Alaska senator calls for stronger border protections after Russian man crosses ocean to claim asylum


Two US senators in Alaska are calling for a stronger national security regime in the Northwest after two men fleeing Russian draft arrived by boat in the US mainland and claimed asylum.

Republican Senators Lisa Markowski and Dan Sullivan said the federal government’s response to the incident highlighted the need for stronger security measures in the region amid the war between Russia and Ukraine. He said he made it.

They also said it could be a sign that more Russians are fleeing the country to avoid the draft. welcome “Seeking refuge” Russians.

The men set sail from a coastal city in northeastern Russia and arrived at a beach near Gumbel on the northwestern side of St. Lawrence Island.

The men first met local community leaders for Sullivan’s handling of the situation until federal border officials arrived by plane 750 miles away.

St. Lawrence Island is located in the Bering Sea, west of mainland Alaska. Gambel, near the beach where the men landed, is about 50 miles from Russia’s Far East Chukotka Peninsula.

Epoch Times photo
You can see St. Lawrence Island on the map in the Bering Sea between Russia and Alaska. (Google Maps/Screenshot of The Epoch Times)

Murkowski said Thursday that she and Sullivan worked with federal officials and local residents to identify the man. She also pointed to potential national security weaknesses, noting that the federal presence in the Bering Strait region was “lacking.”

“Only local authorities and state law enforcement had the ability to respond immediately to asylum seekers, but Customs and Border Patrol had to dispatch a Coast Guard aircraft more than 750 miles away to reach the scene. It didn’t,” Murkowski co-commented. statement.

“This situation highlights the need for a stronger American security posture in the Arctic, which I have championed during my tenure in the Senate.”

Senators urge federal government to prepare for rising number of Russian asylum seekers

According to Sullivan, the incident may indicate that more Russians may follow suit to escape fighting in “Putin’s war of aggression against Ukraine.”

Sullivan said he called Department of Homeland Security (DHS) Secretary Alejandro Mayorcas on Tuesday when St. Lawrence locals first contacted him about the situation.

“I have been in regular contact with DHS Director Majorcas and Customs and Border Protection officials, and have been working with the Coast Guard in case more Russians flee to the Bering Strait region of Alaska,” Sullivan said. I encourage you to make a plan,” he said.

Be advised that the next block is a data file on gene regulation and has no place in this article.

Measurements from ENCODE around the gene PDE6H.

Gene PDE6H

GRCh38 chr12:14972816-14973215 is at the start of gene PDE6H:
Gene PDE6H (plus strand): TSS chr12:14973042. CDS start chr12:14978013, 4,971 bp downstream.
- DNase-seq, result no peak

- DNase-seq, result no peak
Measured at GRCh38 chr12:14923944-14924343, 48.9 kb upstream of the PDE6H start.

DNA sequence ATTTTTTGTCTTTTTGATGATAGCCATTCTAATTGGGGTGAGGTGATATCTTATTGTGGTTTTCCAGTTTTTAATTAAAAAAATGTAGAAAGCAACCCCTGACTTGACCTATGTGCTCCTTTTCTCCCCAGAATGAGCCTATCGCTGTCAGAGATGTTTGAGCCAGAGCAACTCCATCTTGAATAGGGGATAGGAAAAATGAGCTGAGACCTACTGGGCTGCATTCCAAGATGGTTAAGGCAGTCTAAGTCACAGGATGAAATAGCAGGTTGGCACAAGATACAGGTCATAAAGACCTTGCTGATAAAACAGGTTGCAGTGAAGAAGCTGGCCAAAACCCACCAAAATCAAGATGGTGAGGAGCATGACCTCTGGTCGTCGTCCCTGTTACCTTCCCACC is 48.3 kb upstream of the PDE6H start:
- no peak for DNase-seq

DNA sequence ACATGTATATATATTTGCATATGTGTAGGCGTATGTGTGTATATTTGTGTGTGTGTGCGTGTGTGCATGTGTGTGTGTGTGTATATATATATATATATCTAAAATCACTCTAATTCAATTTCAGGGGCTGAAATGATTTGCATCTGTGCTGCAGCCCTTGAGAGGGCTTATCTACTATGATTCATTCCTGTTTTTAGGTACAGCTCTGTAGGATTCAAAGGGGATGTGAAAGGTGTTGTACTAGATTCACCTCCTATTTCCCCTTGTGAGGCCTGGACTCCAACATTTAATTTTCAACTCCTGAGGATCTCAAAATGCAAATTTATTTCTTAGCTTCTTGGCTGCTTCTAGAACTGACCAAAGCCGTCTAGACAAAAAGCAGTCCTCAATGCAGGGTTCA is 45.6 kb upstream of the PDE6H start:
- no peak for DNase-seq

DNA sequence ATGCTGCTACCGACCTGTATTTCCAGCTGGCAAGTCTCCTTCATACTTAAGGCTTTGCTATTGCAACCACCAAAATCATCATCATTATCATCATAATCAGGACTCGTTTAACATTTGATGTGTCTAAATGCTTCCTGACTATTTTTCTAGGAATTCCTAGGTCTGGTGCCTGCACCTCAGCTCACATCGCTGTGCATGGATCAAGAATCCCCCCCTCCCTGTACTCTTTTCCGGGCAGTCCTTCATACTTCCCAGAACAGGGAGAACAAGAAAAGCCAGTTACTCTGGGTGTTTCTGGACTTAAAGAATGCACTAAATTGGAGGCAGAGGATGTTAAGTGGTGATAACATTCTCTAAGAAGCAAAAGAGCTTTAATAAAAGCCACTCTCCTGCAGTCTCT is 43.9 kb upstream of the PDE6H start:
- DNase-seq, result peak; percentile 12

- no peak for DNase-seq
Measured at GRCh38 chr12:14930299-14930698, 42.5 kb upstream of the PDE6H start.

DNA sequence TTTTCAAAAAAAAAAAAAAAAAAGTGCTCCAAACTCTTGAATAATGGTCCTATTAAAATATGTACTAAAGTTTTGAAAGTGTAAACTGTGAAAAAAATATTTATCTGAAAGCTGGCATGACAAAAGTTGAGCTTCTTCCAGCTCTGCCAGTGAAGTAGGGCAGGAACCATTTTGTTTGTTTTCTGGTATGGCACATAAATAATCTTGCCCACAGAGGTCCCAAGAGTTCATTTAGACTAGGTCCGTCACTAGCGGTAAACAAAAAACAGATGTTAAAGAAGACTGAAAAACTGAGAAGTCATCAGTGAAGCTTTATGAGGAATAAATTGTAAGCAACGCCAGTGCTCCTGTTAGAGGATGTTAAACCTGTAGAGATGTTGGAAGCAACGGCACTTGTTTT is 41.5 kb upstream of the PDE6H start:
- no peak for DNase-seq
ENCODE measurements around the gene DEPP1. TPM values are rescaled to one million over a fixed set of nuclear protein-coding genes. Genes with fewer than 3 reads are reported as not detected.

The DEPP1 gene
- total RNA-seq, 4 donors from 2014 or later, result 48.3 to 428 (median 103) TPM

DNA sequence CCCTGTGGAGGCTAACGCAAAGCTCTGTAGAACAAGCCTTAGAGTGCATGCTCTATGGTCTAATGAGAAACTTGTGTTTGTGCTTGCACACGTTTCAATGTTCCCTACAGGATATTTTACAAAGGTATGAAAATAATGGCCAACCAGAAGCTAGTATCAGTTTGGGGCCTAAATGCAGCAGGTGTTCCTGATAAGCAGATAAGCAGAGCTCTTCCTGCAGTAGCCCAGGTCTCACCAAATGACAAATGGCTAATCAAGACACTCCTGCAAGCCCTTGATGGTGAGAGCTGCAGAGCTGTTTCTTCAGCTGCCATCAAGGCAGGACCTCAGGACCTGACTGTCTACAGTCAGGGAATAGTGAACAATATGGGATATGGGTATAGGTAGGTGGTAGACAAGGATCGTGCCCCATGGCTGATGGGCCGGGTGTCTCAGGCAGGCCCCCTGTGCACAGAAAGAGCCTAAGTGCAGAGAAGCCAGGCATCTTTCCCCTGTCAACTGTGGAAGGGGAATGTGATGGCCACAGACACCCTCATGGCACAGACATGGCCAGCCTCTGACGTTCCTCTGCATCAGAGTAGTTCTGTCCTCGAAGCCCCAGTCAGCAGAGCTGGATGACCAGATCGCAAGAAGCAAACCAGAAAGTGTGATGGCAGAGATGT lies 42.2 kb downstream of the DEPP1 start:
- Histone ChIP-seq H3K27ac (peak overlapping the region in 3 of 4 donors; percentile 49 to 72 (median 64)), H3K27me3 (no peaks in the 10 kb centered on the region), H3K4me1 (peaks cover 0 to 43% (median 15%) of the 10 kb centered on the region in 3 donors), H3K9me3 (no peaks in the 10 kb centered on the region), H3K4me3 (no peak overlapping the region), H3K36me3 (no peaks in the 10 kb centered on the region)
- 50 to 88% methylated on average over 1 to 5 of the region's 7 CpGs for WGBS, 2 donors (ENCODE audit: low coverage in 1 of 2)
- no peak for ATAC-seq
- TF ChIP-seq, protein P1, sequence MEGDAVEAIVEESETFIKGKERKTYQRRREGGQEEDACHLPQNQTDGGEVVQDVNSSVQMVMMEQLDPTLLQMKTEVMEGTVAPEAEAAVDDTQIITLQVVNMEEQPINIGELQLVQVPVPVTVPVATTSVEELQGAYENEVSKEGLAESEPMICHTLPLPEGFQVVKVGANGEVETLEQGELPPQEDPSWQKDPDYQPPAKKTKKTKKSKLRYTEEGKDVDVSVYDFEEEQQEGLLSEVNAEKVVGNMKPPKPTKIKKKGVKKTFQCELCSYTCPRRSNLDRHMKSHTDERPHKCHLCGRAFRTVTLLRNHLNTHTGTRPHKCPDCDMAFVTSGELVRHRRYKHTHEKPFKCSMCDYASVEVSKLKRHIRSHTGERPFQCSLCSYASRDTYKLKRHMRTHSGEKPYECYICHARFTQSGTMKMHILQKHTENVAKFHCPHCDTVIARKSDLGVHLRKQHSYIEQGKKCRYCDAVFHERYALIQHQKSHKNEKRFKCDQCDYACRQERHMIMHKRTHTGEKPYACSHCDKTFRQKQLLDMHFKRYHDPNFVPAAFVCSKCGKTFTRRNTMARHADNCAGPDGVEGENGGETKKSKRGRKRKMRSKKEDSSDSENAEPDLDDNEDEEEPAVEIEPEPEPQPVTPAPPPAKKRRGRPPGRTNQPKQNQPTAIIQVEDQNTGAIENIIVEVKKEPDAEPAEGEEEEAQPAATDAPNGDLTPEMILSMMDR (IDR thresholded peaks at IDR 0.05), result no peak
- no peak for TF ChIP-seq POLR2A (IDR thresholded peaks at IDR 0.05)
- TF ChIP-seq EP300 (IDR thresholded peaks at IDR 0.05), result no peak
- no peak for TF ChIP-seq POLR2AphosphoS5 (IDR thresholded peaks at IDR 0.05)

“This incident makes two things clear. First, the Russian people do not want to fight Putin’s war of aggression against Ukraine,” Sullivan said.

Epoch Times photo
A woman says goodbye to reservists recruited during partial mobilization before leaving for a military base in Bataysk city, Rostov region, Russia, September 26, 2022. (Sergey Pivovarov/Reuters)

Sullivan said the second issue highlighted by the incident is that Alaska’s proximity to Russia in the Bering Strait region is a threat to his state’s “strength in ensuring America’s national security.” It means that they play an important role.

“This is why Senator Markowski and I have been urging Washington, D.C. officials to prioritize the need for Arctic capabilities, including infrastructure, Coast Guard assets, ports and strategic defense assets.” he said.

Sullivan said CBP is processing the man to determine if he can enter the United States as an asylum seeker. Under U.S. law, in order for an alien to seek asylum in the U.S., an individual must first come to the U.S. border and claim it.

According to DHS, the man was flown to Anchorage and “processed in accordance with applicable U.S. immigration law under the Immigration and Nationality Act,” an Alaskan news source said. report.

Immigration attorney Margaret Stock said she didn’t know the details of their case, but the men are legally allowed to claim asylum.

“They are following the law. If you want to apply for asylum, you have to appear in America. We do not allow them to apply for asylum in a foreign country,” she said. interview with Alaska Beacon.

Stock said there are strong cases of defection when men are trying to avoid joining the military committing war crimes.

Illegal immigration is rare in Alaska, but unprecedented along the southern border of the United States. Southern leaders point to the Biden administration’s soft-border policy against a surge in illegal immigrants approaching the southern border to seek asylum.

Kayden Pearson


Caden Pearson is a reporter based in Australia. To contact him, please contact [email protected].